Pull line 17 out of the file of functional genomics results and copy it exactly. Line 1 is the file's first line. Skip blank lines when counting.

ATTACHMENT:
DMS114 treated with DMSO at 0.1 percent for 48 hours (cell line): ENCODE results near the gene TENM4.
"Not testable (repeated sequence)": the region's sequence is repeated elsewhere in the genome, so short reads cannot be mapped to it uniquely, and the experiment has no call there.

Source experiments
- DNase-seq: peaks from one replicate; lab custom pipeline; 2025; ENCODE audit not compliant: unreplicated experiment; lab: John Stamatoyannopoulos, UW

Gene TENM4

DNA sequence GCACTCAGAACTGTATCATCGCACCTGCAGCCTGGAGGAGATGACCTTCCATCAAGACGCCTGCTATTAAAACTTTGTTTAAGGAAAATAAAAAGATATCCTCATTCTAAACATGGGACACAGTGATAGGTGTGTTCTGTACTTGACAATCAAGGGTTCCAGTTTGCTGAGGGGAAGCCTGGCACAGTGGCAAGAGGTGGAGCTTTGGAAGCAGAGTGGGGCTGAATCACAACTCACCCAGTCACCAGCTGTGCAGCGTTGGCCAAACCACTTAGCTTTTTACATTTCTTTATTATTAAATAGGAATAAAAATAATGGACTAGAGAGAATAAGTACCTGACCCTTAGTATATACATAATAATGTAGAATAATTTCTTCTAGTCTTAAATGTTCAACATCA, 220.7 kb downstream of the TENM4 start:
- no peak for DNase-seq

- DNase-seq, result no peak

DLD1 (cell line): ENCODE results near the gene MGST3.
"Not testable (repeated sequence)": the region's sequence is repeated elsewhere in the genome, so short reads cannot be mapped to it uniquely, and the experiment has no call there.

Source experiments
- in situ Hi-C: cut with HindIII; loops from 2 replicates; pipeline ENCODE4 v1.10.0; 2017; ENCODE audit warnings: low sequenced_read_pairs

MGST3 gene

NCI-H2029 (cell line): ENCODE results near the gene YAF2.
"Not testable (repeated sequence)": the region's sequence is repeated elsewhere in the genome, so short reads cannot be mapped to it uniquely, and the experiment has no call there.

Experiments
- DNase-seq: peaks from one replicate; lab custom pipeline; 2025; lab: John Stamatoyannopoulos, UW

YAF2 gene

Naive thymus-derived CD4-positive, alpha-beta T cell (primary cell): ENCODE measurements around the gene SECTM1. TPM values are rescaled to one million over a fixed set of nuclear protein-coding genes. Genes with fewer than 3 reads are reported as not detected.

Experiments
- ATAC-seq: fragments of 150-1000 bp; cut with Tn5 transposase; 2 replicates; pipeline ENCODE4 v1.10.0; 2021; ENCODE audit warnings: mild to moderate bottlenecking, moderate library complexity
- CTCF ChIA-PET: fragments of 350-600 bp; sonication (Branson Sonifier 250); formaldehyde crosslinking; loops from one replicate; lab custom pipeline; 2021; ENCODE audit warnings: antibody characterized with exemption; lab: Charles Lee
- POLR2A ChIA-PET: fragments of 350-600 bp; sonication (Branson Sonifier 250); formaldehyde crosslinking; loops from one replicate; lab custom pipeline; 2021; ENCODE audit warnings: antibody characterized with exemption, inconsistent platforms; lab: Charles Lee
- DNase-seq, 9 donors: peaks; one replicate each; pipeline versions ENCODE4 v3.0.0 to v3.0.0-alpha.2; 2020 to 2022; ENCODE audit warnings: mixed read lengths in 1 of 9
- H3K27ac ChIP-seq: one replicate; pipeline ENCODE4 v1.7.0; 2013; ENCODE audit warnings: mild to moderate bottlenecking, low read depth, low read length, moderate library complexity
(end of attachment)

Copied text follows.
- DNase-seq: peaks from one replicate; lab custom pipeline; 2025; lab: John Stamatoyannopoulos, UW